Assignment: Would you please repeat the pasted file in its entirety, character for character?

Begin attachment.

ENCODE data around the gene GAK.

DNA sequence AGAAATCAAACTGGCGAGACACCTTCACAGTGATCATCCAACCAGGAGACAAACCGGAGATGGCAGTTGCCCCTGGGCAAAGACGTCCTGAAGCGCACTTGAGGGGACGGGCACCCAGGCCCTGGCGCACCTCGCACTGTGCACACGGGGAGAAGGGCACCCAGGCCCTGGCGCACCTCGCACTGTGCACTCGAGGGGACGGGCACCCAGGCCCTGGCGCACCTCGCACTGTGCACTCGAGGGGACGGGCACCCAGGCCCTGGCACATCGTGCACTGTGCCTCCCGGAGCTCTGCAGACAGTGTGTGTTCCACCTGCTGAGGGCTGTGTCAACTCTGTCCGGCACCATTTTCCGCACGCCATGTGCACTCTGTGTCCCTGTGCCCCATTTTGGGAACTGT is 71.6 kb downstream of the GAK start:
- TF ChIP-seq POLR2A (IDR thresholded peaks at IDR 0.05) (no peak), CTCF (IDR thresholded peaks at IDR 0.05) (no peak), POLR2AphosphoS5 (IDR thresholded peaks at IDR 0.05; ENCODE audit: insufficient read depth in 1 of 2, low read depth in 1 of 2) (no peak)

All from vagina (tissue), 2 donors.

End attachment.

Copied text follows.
ENCODE data around the gene GAK.

DNA sequence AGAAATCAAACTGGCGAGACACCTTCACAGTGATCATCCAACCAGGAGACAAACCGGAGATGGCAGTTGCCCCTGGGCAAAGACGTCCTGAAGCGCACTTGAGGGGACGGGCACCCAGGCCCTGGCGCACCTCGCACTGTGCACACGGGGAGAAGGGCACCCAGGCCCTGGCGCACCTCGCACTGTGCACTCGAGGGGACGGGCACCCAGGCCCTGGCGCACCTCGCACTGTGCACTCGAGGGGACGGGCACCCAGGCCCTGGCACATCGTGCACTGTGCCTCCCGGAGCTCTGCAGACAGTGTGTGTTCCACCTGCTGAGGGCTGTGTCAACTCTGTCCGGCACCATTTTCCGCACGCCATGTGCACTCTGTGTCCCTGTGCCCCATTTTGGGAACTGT is 71.6 kb downstream of the GAK start:
- TF ChIP-seq POLR2A (IDR thresholded peaks at IDR 0.05) (no peak), CTCF (IDR thresholded peaks at IDR 0.05) (no peak), POLR2AphosphoS5 (IDR thresholded peaks at IDR 0.05; ENCODE audit: insufficient read depth in 1 of 2, low read depth in 1 of 2) (no peak)

All from vagina (tissue), 2 donors.